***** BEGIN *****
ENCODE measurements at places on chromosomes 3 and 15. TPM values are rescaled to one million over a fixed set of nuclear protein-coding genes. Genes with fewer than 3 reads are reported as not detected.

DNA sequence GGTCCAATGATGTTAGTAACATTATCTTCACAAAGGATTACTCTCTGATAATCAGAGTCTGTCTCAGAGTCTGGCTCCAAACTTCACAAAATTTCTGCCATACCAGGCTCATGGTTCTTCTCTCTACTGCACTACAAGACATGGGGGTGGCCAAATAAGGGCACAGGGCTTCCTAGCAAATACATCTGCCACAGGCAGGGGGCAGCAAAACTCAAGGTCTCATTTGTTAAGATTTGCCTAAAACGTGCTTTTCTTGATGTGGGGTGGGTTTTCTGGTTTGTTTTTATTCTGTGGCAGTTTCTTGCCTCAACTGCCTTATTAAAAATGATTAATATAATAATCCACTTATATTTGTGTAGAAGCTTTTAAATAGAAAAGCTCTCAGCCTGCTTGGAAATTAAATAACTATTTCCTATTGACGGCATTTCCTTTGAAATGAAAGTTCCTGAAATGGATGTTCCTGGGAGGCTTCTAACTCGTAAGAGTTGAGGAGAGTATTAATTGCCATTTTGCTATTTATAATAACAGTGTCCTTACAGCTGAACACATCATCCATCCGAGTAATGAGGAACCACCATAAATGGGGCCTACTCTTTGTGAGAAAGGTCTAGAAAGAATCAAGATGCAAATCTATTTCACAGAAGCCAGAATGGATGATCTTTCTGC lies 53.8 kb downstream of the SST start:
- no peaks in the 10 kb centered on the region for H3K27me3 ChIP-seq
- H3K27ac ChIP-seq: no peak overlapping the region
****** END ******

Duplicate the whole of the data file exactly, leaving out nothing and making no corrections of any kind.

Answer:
ENCODE measurements at places on chromosomes 3 and 15. TPM values are rescaled to one million over a fixed set of nuclear protein-coding genes. Genes with fewer than 3 reads are reported as not detected.

DNA sequence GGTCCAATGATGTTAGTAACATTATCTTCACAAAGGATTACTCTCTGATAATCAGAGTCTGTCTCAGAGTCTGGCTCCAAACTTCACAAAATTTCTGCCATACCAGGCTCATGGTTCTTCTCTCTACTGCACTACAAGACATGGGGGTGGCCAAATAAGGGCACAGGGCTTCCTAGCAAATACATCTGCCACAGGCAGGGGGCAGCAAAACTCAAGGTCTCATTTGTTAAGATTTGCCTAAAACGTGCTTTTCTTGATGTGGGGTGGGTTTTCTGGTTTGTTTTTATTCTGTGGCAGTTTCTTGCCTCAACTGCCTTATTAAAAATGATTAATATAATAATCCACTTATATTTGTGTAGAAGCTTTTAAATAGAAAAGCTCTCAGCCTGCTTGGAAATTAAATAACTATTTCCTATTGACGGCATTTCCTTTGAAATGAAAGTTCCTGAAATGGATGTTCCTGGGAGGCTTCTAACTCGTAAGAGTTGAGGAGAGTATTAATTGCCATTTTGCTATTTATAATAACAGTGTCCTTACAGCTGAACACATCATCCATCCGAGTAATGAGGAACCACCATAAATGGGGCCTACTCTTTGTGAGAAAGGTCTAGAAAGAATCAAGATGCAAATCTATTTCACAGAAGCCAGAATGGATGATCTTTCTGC lies 53.8 kb downstream of the SST start:
- no peaks in the 10 kb centered on the region for H3K27me3 ChIP-seq
- H3K27ac ChIP-seq: no peak overlapping the region